Paris (AFP): By 2050, humanity must durably remove four times as much CO2 from the air as today to cap global warming below the crucial target of two degrees Celsius, researchers said Tuesday.

But massively expanding CO2-absorbing forests -– 99 percent of current carbon removal -– could claim land needed to grow food and biofuels, while it remains highly uncertain whether new technologies for sucking CO2 from the atmosphere can be scaled quickly enough, they warned in a major report.

Looking at varying emissions-reduction scenarios, between seven and nine billion tonnes of CO2 must be captured from the atmosphere by 2050, according to the second edition of the University of Oxford's report on the subject.

The first edition of The State of Carbon Dioxide Removal had reported that two billion tonnes were being removed mainly through reforestation, compared with the 40 billion tonnes emitted worldwide in 2023.

"Alongside rapidly reducing emissions", which remains the "most important mitigation strategy", eliminating CO2 from the atmosphere "is also necessary" to achieve the objectives of the Paris Agreement, more than 50 researchers said.

Some of the scientists are also part of the UN Intergovernmental Panel on Climate Change (IPCC), which has recognised the need for carbon capture but has given it a limited role in its scenarios for achieving "carbon neutrality".

The elimination of CO2 recently "has undergone rapid growth in research, public awareness and start-up companies", the report said.

"Yet there are now signs of a slowdown" due to politics and a lack of public funding, the experts said.

They called on governments to create policies that will boost the industry's development.

According to the report, the market for carbon capture has been growing thanks to corporate demand for carbon credits -- a contested tool that allows companies to offset their emissions by financing carbon-reduction projects.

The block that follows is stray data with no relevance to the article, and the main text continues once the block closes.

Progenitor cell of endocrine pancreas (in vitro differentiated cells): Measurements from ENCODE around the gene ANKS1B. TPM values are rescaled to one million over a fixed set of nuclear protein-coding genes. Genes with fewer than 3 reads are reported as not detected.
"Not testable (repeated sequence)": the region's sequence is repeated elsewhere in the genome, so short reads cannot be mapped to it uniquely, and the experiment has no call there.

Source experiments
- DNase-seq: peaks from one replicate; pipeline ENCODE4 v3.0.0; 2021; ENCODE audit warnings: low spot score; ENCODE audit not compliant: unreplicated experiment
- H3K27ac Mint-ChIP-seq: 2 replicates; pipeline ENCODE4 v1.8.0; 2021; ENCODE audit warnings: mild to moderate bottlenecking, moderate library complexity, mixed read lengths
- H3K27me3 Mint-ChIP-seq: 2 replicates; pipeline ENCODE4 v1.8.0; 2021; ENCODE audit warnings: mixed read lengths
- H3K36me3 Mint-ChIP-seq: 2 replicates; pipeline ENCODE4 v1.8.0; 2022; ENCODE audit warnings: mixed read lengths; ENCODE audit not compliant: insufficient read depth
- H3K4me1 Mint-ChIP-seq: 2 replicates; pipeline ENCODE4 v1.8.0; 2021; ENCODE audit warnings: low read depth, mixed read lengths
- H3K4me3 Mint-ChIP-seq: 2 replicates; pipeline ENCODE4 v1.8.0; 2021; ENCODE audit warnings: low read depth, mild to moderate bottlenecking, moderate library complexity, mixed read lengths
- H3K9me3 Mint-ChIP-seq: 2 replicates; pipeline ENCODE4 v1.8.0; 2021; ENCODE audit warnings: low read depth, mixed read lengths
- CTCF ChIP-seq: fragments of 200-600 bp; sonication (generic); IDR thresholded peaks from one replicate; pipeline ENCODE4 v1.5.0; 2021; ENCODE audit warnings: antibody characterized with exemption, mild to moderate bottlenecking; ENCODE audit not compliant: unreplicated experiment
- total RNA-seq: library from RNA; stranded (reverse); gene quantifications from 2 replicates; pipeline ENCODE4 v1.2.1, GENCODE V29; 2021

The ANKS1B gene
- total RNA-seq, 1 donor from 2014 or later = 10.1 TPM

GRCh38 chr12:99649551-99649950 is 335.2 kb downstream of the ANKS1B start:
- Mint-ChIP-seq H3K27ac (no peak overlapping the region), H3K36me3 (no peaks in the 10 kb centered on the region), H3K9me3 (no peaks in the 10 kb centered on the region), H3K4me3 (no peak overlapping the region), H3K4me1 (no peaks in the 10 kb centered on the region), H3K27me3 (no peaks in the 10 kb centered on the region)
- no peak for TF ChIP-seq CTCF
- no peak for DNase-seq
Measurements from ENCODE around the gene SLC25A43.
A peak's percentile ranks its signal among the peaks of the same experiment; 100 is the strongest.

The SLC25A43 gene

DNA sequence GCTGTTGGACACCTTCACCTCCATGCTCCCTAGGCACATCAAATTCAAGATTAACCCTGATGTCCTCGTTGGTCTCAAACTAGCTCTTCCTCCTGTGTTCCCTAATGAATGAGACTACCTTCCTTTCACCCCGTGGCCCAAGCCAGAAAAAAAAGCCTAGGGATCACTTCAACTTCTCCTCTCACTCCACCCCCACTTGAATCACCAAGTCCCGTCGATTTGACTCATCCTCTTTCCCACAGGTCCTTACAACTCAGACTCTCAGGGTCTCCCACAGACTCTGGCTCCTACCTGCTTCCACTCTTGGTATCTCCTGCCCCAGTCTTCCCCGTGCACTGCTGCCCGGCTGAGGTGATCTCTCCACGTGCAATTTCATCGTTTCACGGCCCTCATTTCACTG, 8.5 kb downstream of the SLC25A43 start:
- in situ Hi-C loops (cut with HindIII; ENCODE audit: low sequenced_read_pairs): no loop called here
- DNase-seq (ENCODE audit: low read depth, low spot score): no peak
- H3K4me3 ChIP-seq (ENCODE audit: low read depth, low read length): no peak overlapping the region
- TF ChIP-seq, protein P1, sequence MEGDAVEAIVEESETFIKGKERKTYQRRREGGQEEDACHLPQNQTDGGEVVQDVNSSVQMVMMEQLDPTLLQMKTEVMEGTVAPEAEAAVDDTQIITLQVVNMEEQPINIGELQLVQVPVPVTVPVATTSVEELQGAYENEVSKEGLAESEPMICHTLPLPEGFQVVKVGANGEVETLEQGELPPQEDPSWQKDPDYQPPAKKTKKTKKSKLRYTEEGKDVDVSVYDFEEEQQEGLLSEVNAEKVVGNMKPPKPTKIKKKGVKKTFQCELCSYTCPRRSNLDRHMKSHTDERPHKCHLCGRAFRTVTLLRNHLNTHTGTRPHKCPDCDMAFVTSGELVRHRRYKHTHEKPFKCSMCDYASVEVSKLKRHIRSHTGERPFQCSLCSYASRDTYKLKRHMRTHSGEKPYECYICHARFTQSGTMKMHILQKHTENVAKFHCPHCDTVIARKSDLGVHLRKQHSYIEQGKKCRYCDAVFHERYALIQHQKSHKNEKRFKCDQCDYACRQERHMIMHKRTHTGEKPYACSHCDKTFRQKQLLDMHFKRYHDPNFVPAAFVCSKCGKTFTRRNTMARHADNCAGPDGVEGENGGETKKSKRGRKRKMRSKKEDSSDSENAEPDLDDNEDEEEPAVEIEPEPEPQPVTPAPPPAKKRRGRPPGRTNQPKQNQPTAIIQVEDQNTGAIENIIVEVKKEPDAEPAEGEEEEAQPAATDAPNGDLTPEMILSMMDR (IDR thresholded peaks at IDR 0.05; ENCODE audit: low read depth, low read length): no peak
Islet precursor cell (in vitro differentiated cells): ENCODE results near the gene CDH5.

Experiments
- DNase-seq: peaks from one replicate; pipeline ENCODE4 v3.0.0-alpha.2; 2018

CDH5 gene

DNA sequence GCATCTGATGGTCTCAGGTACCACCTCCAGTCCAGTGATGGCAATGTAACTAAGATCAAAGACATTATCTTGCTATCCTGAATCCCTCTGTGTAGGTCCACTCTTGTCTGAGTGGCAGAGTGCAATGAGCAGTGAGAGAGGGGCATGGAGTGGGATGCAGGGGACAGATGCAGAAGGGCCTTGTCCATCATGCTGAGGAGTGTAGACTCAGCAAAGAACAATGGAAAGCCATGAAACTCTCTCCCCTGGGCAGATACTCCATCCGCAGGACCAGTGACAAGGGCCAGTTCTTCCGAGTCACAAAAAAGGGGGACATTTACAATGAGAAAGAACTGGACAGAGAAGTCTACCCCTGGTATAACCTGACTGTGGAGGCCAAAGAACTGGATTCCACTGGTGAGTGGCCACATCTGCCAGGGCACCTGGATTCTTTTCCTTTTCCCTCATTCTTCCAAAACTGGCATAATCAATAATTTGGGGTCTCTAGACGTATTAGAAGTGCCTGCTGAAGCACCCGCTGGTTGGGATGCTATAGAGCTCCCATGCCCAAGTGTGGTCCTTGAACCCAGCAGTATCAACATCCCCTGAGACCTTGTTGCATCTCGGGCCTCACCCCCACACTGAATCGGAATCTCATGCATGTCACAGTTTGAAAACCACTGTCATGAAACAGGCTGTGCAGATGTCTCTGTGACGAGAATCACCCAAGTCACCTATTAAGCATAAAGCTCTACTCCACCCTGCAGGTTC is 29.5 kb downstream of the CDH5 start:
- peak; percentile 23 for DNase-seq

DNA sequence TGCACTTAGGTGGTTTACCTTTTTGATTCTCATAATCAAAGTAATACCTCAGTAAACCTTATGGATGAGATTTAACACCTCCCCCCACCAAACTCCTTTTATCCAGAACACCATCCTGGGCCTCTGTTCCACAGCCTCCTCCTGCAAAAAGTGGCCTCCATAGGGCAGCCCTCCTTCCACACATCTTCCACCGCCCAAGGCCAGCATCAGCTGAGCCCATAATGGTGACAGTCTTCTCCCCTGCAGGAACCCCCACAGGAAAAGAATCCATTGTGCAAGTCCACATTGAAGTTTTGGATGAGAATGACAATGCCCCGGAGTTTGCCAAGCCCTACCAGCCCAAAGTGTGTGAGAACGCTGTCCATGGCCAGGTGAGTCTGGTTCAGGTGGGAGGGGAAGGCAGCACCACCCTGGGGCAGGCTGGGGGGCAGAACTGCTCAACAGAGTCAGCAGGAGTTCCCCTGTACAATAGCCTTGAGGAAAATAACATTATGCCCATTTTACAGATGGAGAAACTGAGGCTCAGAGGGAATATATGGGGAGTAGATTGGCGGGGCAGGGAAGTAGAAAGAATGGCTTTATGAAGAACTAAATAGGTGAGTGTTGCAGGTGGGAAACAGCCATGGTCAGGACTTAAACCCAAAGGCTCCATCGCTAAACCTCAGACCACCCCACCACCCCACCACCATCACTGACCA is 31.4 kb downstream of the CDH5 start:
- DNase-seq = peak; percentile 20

Carbon capture start-up Climeworks, which has an extensive underground storage facility in Iceland, is among those to benefit from the demand.

Its two plants currently capture and store 10,000 tonnes of CO2 per year with financing from private funders and the sale of carbon credits.

To reach a million tonnes, Climeworks has said it will need several billion euros (dollars), as will other start-ups -- but the report warned such funding is highly uncertain at this stage.

To date, only the United States has announced a plan, worth $3.5 billion, dedicated specifically to carbon capture.

 

Environmental risks

The Center for Environmental Law (CIEL) said the report "highlights a concerning trend where carbon dioxide removal (CDR) is increasingly being touted as a solution to climate change".

"This focus on carbon removal technologies represents a dangerous distraction from what is urgently needed to tackle the climate crisis: a full, fast, fair, funded phase-out of all fossil fuels," said CIEL expert Lili Fuhr.

The removal of CO2 already in the atmosphere can be done through nature-based actions, such as planting forests, and also new technologies that store carbon underground or in repurposed material, but that only represents less than 0.1 percent of what is currently removed.

Technological removal methods include direct air capture with carbon storage (DACCS), capture after combustion of biomass (BECCS), the conversion of biomass into a bio-charcoal, or sprinkling crushed carbon-absorbing rocks on land or in the sea.

CIEL said some of these techniques, such as DACCS, "pose immense risks to ecosystems and communities".

Acknowledging the risks, the authors of Tuesday's report noted that some "methods have high environmental and ecosystem risks, while others have potential to generate co-benefits".

It acknowledged that conventional carbon dioxide removal, "if poorly executed", can pose risks to "biodiversity and food security".

While calling for rapid development of carbon capture technologies, the report said it should not deflect attention from efforts to reduce emissions.

"A failure to strongly reduce emissions from fossil fuels and from deforestation will put the Paris temperature goal out of reach, even if we have strong action on carbon removal," one of the report's authors, William Lamb, said at its presentation.